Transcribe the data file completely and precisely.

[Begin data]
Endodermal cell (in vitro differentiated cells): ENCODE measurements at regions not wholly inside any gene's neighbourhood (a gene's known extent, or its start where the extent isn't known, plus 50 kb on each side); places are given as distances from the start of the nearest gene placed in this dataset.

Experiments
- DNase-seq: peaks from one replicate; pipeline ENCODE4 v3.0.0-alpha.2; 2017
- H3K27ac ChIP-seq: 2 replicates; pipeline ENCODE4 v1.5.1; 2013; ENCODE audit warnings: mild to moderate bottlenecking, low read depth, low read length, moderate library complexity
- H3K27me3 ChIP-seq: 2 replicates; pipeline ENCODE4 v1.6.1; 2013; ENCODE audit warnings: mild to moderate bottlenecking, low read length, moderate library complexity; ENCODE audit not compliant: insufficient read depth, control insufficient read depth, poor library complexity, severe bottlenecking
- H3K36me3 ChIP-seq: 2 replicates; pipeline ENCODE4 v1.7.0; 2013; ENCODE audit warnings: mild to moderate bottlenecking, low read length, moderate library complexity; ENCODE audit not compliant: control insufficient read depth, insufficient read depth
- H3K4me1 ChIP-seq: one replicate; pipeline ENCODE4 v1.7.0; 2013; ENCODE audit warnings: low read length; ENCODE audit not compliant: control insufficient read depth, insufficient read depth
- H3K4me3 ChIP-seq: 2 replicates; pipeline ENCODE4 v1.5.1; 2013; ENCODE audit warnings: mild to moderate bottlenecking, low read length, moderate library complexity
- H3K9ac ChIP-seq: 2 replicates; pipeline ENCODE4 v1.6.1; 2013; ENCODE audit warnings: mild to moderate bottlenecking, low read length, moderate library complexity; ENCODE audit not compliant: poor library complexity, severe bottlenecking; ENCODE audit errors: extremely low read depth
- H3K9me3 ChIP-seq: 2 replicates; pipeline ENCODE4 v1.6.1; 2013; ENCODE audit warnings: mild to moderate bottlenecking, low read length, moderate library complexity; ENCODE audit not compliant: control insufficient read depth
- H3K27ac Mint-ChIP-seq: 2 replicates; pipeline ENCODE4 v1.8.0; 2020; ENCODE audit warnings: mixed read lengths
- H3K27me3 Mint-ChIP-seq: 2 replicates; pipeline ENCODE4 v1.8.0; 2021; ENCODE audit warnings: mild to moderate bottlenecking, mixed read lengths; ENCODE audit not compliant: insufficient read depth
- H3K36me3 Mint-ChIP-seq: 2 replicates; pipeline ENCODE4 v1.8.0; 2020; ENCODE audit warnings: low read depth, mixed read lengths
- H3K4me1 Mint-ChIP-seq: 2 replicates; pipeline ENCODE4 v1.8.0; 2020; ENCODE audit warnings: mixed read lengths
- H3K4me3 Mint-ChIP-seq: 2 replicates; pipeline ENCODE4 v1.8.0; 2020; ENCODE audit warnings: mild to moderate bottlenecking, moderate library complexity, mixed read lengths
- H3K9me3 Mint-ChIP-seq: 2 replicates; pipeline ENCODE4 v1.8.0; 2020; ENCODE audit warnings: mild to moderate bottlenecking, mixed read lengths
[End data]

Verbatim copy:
Endodermal cell (in vitro differentiated cells): ENCODE measurements at regions not wholly inside any gene's neighbourhood (a gene's known extent, or its start where the extent isn't known, plus 50 kb on each side); places are given as distances from the start of the nearest gene placed in this dataset.

Experiments
- DNase-seq: peaks from one replicate; pipeline ENCODE4 v3.0.0-alpha.2; 2017
- H3K27ac ChIP-seq: 2 replicates; pipeline ENCODE4 v1.5.1; 2013; ENCODE audit warnings: mild to moderate bottlenecking, low read depth, low read length, moderate library complexity
- H3K27me3 ChIP-seq: 2 replicates; pipeline ENCODE4 v1.6.1; 2013; ENCODE audit warnings: mild to moderate bottlenecking, low read length, moderate library complexity; ENCODE audit not compliant: insufficient read depth, control insufficient read depth, poor library complexity, severe bottlenecking
- H3K36me3 ChIP-seq: 2 replicates; pipeline ENCODE4 v1.7.0; 2013; ENCODE audit warnings: mild to moderate bottlenecking, low read length, moderate library complexity; ENCODE audit not compliant: control insufficient read depth, insufficient read depth
- H3K4me1 ChIP-seq: one replicate; pipeline ENCODE4 v1.7.0; 2013; ENCODE audit warnings: low read length; ENCODE audit not compliant: control insufficient read depth, insufficient read depth
- H3K4me3 ChIP-seq: 2 replicates; pipeline ENCODE4 v1.5.1; 2013; ENCODE audit warnings: mild to moderate bottlenecking, low read length, moderate library complexity
- H3K9ac ChIP-seq: 2 replicates; pipeline ENCODE4 v1.6.1; 2013; ENCODE audit warnings: mild to moderate bottlenecking, low read length, moderate library complexity; ENCODE audit not compliant: poor library complexity, severe bottlenecking; ENCODE audit errors: extremely low read depth
- H3K9me3 ChIP-seq: 2 replicates; pipeline ENCODE4 v1.6.1; 2013; ENCODE audit warnings: mild to moderate bottlenecking, low read length, moderate library complexity; ENCODE audit not compliant: control insufficient read depth
- H3K27ac Mint-ChIP-seq: 2 replicates; pipeline ENCODE4 v1.8.0; 2020; ENCODE audit warnings: mixed read lengths
- H3K27me3 Mint-ChIP-seq: 2 replicates; pipeline ENCODE4 v1.8.0; 2021; ENCODE audit warnings: mild to moderate bottlenecking, mixed read lengths; ENCODE audit not compliant: insufficient read depth
- H3K36me3 Mint-ChIP-seq: 2 replicates; pipeline ENCODE4 v1.8.0; 2020; ENCODE audit warnings: low read depth, mixed read lengths
- H3K4me1 Mint-ChIP-seq: 2 replicates; pipeline ENCODE4 v1.8.0; 2020; ENCODE audit warnings: mixed read lengths
- H3K4me3 Mint-ChIP-seq: 2 replicates; pipeline ENCODE4 v1.8.0; 2020; ENCODE audit warnings: mild to moderate bottlenecking, moderate library complexity, mixed read lengths
- H3K9me3 Mint-ChIP-seq: 2 replicates; pipeline ENCODE4 v1.8.0; 2020; ENCODE audit warnings: mild to moderate bottlenecking, mixed read lengths